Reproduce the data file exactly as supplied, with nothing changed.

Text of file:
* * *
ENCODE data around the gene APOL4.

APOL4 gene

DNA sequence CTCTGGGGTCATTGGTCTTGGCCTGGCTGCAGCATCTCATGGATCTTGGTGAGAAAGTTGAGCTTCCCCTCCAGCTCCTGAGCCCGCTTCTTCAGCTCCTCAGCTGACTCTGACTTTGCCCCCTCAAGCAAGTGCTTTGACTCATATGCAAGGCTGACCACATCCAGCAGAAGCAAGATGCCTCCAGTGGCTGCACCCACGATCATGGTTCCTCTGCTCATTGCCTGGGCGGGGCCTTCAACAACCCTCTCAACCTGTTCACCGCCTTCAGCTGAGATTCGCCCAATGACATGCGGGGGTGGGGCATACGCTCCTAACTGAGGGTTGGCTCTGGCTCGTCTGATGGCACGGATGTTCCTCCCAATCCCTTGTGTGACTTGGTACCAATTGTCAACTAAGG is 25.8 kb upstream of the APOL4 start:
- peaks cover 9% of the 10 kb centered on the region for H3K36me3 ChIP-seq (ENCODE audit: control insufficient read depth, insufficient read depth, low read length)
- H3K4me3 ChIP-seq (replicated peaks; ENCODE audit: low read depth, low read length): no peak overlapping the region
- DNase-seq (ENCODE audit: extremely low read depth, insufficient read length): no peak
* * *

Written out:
ENCODE data around the gene APOL4.

APOL4 gene

DNA sequence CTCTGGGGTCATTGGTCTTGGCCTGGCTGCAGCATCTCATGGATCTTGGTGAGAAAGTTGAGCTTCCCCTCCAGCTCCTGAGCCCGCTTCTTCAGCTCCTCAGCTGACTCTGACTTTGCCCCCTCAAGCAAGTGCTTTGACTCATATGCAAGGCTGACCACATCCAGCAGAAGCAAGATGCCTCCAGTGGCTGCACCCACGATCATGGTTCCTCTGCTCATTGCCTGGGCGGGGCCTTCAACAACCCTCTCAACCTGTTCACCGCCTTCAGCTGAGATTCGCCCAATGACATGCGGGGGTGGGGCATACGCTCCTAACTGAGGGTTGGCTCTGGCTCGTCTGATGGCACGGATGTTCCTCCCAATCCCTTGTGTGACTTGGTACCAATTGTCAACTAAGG is 25.8 kb upstream of the APOL4 start:
- peaks cover 9% of the 10 kb centered on the region for H3K36me3 ChIP-seq (ENCODE audit: control insufficient read depth, insufficient read depth, low read length)
- H3K4me3 ChIP-seq (replicated peaks; ENCODE audit: low read depth, low read length): no peak overlapping the region
- DNase-seq (ENCODE audit: extremely low read depth, insufficient read length): no peak